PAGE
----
It isn't through clever hacks that fraudsters get results: it's through social engineering. Social engineering is all about tricking people into exposing vital login details, and it's a huge problem that's often glossed over by those who think they're too smart to ever be taken in. A sensible opening salvo in your effort to protect your accounts is leaning on privacy software.

You can conceal your identity somewhat through using a VPN, for instance (at this point it's quite inexpensive: even a free VPN offers the many benefits of hiding behind a proxy, though with some feature reductions). You can also look for tools that can help you get rid of old data that might cause problems: services like TweetDelete can help you clear out your social posts and remove a lot of content that could have helped fraudsters access your accounts.

Learn to recognize common attacks

There are certain social-engineering attacks that appear far more often than others, and understanding how they work will make it easier for you to guard against them. Take phishing, for instance, which is the process of messaging people posing as trusted institutional representatives in an effort to convince them to share their login credentials.

If you receive a message saying that your bank details have been compromised and you need to follow a link to find out what to do next, that's almost-certainly a phishing attempt. If you follow the link, it'll ask you to log into your account, and the form will save your details for the senders to use. When in doubt, contact your financial institution directly: someone there will be able to confirm the legitimacy of any messages you've ostensibly received from them.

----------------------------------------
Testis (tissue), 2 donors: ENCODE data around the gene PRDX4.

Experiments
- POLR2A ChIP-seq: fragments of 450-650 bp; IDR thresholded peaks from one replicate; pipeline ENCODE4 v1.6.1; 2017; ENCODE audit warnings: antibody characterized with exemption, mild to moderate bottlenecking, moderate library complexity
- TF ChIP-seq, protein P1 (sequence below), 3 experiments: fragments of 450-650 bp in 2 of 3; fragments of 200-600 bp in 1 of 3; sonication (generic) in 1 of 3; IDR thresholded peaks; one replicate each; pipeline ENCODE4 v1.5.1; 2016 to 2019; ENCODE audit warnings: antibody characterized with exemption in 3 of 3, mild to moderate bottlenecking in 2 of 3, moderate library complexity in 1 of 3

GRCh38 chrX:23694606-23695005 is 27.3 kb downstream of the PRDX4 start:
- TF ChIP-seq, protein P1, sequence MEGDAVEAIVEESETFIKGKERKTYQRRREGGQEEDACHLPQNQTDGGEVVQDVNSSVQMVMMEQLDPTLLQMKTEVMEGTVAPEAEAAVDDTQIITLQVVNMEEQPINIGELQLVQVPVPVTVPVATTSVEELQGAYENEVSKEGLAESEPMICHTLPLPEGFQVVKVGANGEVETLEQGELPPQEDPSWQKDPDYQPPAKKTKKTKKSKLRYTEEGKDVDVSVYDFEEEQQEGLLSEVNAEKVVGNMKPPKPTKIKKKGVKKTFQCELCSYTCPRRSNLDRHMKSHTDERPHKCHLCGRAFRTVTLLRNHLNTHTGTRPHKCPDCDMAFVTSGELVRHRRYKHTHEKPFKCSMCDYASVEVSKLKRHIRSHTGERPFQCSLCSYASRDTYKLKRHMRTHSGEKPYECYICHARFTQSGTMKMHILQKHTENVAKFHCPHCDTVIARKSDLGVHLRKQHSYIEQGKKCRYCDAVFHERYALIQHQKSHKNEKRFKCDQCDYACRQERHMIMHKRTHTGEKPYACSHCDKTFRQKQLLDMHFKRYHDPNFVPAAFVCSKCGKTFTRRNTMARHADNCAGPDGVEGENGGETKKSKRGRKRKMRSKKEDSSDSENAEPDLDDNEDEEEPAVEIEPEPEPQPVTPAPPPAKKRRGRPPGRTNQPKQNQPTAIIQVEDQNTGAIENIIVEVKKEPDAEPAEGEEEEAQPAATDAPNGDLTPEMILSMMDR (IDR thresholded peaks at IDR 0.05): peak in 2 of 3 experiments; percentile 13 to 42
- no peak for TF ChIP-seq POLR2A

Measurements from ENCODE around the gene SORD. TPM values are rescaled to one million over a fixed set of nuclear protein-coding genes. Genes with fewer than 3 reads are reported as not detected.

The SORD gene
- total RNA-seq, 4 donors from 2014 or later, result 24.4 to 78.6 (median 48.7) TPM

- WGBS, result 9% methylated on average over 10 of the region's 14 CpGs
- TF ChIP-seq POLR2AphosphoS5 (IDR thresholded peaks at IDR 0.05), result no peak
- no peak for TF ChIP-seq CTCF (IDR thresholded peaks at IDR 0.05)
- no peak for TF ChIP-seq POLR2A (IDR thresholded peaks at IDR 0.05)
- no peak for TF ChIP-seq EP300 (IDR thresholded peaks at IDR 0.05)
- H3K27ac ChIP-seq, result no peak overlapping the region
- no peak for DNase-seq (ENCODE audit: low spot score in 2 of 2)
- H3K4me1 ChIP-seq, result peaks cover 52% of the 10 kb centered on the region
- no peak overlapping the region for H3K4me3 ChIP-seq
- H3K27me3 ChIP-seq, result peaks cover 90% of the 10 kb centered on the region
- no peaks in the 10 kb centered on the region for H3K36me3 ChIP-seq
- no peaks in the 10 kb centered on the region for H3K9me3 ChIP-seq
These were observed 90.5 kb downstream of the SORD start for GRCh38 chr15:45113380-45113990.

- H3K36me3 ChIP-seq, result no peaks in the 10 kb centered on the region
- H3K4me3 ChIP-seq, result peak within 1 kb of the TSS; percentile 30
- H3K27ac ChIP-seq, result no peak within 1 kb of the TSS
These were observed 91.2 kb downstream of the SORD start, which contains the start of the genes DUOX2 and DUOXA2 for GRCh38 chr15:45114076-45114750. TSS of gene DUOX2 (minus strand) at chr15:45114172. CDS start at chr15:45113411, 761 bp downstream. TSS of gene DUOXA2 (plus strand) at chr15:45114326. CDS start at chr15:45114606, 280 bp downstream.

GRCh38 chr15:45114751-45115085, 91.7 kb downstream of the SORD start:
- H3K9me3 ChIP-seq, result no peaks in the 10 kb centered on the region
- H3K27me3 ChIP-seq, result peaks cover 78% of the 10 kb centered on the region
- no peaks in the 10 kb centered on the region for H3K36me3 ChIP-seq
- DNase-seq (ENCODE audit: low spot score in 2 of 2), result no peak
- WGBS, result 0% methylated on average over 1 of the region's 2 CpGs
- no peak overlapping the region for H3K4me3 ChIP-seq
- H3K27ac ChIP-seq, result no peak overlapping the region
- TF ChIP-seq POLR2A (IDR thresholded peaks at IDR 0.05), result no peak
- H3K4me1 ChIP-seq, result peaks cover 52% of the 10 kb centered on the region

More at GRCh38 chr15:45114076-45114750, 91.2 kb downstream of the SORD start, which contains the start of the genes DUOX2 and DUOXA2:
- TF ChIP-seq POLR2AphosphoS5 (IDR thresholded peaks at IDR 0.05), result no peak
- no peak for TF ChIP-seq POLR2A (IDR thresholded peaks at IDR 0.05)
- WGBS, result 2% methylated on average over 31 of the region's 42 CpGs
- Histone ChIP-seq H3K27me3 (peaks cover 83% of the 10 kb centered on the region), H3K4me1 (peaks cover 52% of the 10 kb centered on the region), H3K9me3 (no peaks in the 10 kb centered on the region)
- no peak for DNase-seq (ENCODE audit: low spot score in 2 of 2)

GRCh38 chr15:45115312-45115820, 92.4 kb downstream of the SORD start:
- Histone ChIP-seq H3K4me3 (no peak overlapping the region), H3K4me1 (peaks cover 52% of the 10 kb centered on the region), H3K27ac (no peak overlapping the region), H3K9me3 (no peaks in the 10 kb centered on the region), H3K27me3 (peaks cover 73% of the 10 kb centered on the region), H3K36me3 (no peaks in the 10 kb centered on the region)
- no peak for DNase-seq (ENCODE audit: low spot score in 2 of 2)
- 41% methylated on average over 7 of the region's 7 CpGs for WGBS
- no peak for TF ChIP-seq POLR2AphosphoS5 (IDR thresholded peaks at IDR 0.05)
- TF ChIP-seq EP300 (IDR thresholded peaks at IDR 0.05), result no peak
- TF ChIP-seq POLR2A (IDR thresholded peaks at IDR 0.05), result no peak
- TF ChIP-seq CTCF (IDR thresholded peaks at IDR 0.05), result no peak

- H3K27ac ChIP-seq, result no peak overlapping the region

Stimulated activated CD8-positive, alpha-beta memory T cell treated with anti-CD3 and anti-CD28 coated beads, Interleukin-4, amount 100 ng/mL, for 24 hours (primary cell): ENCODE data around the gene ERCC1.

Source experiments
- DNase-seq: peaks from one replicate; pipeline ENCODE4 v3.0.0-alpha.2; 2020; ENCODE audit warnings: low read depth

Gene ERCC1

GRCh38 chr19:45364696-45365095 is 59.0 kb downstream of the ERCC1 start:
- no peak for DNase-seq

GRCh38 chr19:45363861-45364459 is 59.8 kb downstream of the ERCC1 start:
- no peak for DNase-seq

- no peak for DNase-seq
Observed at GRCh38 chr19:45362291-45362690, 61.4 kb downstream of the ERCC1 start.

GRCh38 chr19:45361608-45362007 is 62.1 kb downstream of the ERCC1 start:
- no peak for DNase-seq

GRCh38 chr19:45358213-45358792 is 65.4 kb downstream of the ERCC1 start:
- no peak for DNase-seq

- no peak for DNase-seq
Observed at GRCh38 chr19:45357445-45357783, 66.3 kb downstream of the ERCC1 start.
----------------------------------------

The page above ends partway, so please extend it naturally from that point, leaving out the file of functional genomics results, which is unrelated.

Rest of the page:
Get smarter about sharing information

This is the social media age, and many of us have become accustomed to updating the world on almost everything we do. Upload a photo of every meal, tag your favorite vacation spot, show everyone an animation of your beloved greyhound: it's all commonplace, and it's all dangerous. Every piece of information you put out there can be turned against you somehow.

The biggest issue is the password-recovery process used for so many online systems. Because people inevitably forget their passwords, they lean on recovery processes that ask for answers to security questions: answers that can often be inferred through someone's online activity, whether through social media profiles or through personal blogs.

You can choose deliberately-misleading security answers and store the details elsewhere so your online details can't easily be exploited, but that's a tiresome way to approach things. If you stick to the regular method, you need only be fairly careful about how and when you share information: that should be good enough to keep you reasonably protected.

About Author:

Elliot Mark is an ecommerce platform specialist and copywriting pro. Skilled in content and marketing, he loves to share his knowledge with like-minded ecommerce entrepreneurs. Check out his insights on Ecommerce Platforms to learn how to take your online store to the next level: @EcomPlatformsio.